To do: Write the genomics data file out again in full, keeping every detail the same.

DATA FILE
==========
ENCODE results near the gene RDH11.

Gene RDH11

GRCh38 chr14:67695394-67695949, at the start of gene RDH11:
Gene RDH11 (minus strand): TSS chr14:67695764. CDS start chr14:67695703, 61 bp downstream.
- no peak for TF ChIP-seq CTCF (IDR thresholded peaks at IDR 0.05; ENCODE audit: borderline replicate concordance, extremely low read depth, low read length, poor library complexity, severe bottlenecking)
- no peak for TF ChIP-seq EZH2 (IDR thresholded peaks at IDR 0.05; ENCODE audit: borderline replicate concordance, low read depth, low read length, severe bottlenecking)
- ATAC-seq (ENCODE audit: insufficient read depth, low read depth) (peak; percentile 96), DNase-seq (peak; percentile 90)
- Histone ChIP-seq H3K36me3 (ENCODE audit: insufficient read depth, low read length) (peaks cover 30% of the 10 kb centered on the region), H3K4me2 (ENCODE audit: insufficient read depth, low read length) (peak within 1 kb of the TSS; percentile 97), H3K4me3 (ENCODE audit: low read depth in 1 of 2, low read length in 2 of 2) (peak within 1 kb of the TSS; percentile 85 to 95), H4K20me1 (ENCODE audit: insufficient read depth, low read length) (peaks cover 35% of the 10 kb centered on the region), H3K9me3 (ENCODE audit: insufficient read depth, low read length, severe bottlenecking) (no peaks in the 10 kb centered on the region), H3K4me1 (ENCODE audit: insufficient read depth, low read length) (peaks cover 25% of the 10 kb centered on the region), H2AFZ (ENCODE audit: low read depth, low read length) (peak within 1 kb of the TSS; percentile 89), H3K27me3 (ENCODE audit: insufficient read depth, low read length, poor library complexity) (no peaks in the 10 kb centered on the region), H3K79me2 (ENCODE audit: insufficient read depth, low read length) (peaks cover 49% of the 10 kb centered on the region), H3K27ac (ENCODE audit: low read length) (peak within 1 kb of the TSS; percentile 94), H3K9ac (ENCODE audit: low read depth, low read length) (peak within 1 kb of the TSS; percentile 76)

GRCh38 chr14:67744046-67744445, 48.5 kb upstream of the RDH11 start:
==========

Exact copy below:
ENCODE results near the gene RDH11.

Gene RDH11

GRCh38 chr14:67695394-67695949, at the start of gene RDH11:
Gene RDH11 (minus strand): TSS chr14:67695764. CDS start chr14:67695703, 61 bp downstream.
- no peak for TF ChIP-seq CTCF (IDR thresholded peaks at IDR 0.05; ENCODE audit: borderline replicate concordance, extremely low read depth, low read length, poor library complexity, severe bottlenecking)
- no peak for TF ChIP-seq EZH2 (IDR thresholded peaks at IDR 0.05; ENCODE audit: borderline replicate concordance, low read depth, low read length, severe bottlenecking)
- ATAC-seq (ENCODE audit: insufficient read depth, low read depth) (peak; percentile 96), DNase-seq (peak; percentile 90)
- Histone ChIP-seq H3K36me3 (ENCODE audit: insufficient read depth, low read length) (peaks cover 30% of the 10 kb centered on the region), H3K4me2 (ENCODE audit: insufficient read depth, low read length) (peak within 1 kb of the TSS; percentile 97), H3K4me3 (ENCODE audit: low read depth in 1 of 2, low read length in 2 of 2) (peak within 1 kb of the TSS; percentile 85 to 95), H4K20me1 (ENCODE audit: insufficient read depth, low read length) (peaks cover 35% of the 10 kb centered on the region), H3K9me3 (ENCODE audit: insufficient read depth, low read length, severe bottlenecking) (no peaks in the 10 kb centered on the region), H3K4me1 (ENCODE audit: insufficient read depth, low read length) (peaks cover 25% of the 10 kb centered on the region), H2AFZ (ENCODE audit: low read depth, low read length) (peak within 1 kb of the TSS; percentile 89), H3K27me3 (ENCODE audit: insufficient read depth, low read length, poor library complexity) (no peaks in the 10 kb centered on the region), H3K79me2 (ENCODE audit: insufficient read depth, low read length) (peaks cover 49% of the 10 kb centered on the region), H3K27ac (ENCODE audit: low read length) (peak within 1 kb of the TSS; percentile 94), H3K9ac (ENCODE audit: low read depth, low read length) (peak within 1 kb of the TSS; percentile 76)

GRCh38 chr14:67744046-67744445, 48.5 kb upstream of the RDH11 start: